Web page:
House Approves CR, Senate Unveils Draft HHS Bill

September 2019 ~

The House, on September 19, approved a short-term spending measure that will keep the government funded through mid-November and avoid a shutdown at the beginning of October. Additionally, the Senate, on the 18th, released the FY2020 subcommittee chairman’s recommendation for the Labor, Health and Human Services, Education, and Related Agencies (Labor-HHS) Appropriations bill.

The continuing resolution (CR), released and passed by the House in a 301-123 vote, will fund and keep the federal government open through November 21, 2019. The bill also contains a number of health care provisions, including a measure that would exclude “authorized generics” from the calculation of the average manufacturer price (AMP) cap for rebates in the Medicaid Drug Rebate Program (MDRP), as well as a measure to delay the reductions of disproportionate share hospital (DSH) allotments in Medicaid, which are due to go into effect on October 1, 2019.

The bill also includes extensions of several health programs including Medicaid in Puerto Rico and the U.S. territories and for Community Health Centers, among others.

“Our continuing resolution will provide families, businesses, and communities with budget certainty while we negotiate long-term funding. After we pass this CR and the Senate moves forward with their process, I look forward negotiating responsible bills that uphold our values and give working families a better chance at a better life,” House Appropriations Committee Chairwoman Nita Lowey, said in a statement.

A day prior, the Senate Appropriations Committee unveiled a draft FY 2020 spending measure for the Departments of Labor, Health and Human Services, Education, and Related Agencies (Labor-HHS).

The draft FY2020 Labor-HHS Appropriations bill combines $178.3 billion in base allocation with $9.4 billion in changes in mandatory programs. If finalized, the bill would provide a roughly $3 billion increase for HHS, allocating $93.4 billion in discretionary funding for the Department’s 2020 operations and $492 million under the 21st Century Cures Act.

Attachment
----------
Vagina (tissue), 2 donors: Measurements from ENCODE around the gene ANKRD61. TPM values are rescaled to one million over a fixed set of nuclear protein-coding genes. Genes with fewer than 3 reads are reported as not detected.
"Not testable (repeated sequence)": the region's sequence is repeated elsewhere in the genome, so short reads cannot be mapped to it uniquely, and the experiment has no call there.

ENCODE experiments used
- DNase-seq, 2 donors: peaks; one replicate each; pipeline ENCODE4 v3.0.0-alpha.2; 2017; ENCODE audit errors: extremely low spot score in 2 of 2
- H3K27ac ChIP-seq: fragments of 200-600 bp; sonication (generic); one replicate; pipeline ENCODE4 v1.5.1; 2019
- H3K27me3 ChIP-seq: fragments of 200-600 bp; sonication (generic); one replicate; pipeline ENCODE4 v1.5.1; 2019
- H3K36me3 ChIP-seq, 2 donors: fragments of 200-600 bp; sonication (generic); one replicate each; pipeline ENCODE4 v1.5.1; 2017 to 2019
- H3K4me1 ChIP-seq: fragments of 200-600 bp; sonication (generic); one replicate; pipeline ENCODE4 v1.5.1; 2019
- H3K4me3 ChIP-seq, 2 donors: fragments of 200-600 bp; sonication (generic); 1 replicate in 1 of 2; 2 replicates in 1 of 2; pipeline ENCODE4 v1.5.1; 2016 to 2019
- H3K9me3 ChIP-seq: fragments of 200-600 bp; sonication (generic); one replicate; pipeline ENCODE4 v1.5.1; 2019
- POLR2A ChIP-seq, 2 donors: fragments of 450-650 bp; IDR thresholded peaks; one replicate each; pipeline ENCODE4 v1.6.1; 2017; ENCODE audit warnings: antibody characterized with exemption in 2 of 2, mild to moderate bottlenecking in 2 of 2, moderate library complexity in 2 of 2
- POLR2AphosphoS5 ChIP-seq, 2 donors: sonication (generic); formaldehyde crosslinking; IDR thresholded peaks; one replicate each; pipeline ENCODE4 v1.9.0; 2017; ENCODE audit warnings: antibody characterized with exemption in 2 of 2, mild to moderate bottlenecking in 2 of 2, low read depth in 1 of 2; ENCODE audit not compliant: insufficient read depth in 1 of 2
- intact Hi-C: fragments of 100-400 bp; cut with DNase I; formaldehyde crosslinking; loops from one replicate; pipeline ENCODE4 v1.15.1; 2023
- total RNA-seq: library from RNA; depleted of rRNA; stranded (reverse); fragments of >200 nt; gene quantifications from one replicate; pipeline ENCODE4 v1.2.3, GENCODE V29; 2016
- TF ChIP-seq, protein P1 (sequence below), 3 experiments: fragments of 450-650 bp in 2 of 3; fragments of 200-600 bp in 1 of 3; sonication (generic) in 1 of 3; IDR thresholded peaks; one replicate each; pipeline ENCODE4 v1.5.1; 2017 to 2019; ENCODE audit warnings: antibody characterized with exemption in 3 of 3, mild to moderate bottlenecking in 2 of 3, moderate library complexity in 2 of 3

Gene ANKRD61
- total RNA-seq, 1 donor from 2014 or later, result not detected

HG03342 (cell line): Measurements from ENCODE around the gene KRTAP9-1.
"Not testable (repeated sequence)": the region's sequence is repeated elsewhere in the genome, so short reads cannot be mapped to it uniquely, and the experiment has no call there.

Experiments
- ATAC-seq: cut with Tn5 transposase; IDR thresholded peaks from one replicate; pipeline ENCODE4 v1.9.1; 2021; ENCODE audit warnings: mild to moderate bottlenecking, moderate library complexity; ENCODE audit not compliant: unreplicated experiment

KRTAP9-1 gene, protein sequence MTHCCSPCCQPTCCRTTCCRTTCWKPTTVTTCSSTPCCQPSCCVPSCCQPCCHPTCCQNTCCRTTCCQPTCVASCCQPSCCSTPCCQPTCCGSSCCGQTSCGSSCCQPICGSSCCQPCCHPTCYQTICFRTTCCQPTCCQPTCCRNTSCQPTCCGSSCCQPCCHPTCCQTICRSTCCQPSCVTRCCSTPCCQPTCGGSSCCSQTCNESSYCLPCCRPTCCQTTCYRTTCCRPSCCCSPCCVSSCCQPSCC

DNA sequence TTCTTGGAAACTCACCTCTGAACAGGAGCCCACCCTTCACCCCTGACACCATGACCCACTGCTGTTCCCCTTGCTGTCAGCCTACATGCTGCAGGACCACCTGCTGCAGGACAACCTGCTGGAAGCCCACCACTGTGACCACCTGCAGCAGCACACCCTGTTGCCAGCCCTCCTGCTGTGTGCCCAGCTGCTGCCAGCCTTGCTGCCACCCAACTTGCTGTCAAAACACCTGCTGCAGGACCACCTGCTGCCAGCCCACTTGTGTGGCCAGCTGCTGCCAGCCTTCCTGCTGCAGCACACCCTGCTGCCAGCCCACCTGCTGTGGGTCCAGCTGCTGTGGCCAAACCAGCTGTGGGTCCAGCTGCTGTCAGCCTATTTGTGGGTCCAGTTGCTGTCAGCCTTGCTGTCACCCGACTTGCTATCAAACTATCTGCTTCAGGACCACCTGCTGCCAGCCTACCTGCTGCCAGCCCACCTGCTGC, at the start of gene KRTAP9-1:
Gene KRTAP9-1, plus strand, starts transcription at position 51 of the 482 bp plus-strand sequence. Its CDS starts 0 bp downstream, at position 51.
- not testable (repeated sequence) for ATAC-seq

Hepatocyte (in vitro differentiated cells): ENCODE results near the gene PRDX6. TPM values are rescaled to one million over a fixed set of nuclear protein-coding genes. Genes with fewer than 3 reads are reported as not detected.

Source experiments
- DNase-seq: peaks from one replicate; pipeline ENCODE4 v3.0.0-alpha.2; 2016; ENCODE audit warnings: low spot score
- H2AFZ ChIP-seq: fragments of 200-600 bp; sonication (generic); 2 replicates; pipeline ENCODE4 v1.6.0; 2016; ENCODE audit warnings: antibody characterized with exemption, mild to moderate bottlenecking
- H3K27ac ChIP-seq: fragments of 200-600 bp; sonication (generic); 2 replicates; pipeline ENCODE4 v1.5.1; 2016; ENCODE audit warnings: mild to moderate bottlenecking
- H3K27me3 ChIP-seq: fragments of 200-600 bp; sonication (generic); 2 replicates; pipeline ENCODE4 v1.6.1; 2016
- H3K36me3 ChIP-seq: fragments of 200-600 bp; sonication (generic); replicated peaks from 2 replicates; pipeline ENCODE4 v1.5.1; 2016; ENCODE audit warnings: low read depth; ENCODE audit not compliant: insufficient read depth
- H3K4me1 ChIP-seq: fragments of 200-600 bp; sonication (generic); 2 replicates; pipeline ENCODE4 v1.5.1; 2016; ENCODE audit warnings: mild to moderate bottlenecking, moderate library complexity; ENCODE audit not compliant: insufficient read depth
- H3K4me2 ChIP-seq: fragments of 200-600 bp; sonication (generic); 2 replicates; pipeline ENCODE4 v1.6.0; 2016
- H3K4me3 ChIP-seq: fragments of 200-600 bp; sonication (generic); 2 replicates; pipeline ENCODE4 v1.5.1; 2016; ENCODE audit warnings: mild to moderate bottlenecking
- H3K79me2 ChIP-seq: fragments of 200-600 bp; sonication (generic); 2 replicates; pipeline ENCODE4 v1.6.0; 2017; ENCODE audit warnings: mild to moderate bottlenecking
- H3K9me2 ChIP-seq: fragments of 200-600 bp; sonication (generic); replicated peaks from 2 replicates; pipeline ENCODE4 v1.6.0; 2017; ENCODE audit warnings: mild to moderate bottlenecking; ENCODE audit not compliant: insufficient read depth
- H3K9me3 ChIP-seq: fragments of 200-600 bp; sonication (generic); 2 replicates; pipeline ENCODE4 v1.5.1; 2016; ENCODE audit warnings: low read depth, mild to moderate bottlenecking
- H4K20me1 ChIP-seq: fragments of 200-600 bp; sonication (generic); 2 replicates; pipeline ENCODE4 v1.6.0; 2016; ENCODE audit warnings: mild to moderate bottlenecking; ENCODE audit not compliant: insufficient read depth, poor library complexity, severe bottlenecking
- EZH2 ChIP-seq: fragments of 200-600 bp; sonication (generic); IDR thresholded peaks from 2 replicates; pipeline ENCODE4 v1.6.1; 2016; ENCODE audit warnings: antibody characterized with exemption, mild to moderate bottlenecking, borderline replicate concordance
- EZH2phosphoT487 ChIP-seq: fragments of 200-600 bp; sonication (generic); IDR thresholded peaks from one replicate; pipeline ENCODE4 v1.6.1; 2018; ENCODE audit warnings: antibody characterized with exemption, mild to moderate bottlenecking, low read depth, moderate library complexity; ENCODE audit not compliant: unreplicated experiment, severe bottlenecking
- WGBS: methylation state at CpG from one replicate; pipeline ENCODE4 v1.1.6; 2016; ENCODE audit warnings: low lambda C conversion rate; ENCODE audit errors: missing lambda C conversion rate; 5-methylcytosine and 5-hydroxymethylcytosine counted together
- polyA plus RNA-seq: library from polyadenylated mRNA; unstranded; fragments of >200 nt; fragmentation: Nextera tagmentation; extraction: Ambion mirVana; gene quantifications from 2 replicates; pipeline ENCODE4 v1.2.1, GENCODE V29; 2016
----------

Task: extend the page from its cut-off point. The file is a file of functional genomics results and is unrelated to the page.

This $187.7 billion budget represents a small, one percent increase over the FY2019 enacted level and focuses on the agencies’ continued investments in critical medical research, opioid abuse prevention and treatment, and education.

“This bill funds a wide range of programs that have one thing in common: improving the quality of life for every American,” said U.S. Senator Roy Blunt, chairman of the Senate Labor-HHS Appropriations Subcommittee.  “I’m proud that we continue our pattern of increasing funding for groundbreaking medical research at the National Institutes of Health.  The $3 billion NIH increase in this bill marks a 40 percent increase over the past five years, paving the way for new advances that are giving hope to millions of families.  This bill continues the fight against the opioid epidemic and provides states more flexibility to tackle other types of addiction that are claiming lives every day.  For the millions of people who struggle with a mental health issue, the bill directs resources toward certified community behavioral health clinics, mental health programs in schools, and suicide prevention programs.”

Source(s): FY2020 Labor-HHS Appropriations Act, Bill Text.pdf;FY2020 Labor-HHS Appropriations Act, Report.pdf; RBMA Washington Insider for September 23, 2019; NBC News; Committee on Appropriations;

 

 

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